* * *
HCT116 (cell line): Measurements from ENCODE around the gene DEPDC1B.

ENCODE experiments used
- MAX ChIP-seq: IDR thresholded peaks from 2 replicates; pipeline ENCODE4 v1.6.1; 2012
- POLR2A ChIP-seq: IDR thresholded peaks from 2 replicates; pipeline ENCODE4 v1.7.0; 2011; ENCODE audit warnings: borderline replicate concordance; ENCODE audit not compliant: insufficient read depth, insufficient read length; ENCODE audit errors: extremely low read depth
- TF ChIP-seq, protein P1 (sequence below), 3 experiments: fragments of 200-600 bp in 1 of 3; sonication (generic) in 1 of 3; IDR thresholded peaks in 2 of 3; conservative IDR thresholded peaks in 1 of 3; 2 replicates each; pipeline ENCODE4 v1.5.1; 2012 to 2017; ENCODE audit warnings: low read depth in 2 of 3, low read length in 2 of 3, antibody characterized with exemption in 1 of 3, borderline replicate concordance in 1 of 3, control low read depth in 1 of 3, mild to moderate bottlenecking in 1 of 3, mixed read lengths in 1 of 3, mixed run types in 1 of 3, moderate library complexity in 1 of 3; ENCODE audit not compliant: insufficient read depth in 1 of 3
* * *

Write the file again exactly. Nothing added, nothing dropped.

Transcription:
HCT116 (cell line): Measurements from ENCODE around the gene DEPDC1B.

ENCODE experiments used
- MAX ChIP-seq: IDR thresholded peaks from 2 replicates; pipeline ENCODE4 v1.6.1; 2012
- POLR2A ChIP-seq: IDR thresholded peaks from 2 replicates; pipeline ENCODE4 v1.7.0; 2011; ENCODE audit warnings: borderline replicate concordance; ENCODE audit not compliant: insufficient read depth, insufficient read length; ENCODE audit errors: extremely low read depth
- TF ChIP-seq, protein P1 (sequence below), 3 experiments: fragments of 200-600 bp in 1 of 3; sonication (generic) in 1 of 3; IDR thresholded peaks in 2 of 3; conservative IDR thresholded peaks in 1 of 3; 2 replicates each; pipeline ENCODE4 v1.5.1; 2012 to 2017; ENCODE audit warnings: low read depth in 2 of 3, low read length in 2 of 3, antibody characterized with exemption in 1 of 3, borderline replicate concordance in 1 of 3, control low read depth in 1 of 3, mild to moderate bottlenecking in 1 of 3, mixed read lengths in 1 of 3, mixed run types in 1 of 3, moderate library complexity in 1 of 3; ENCODE audit not compliant: insufficient read depth in 1 of 3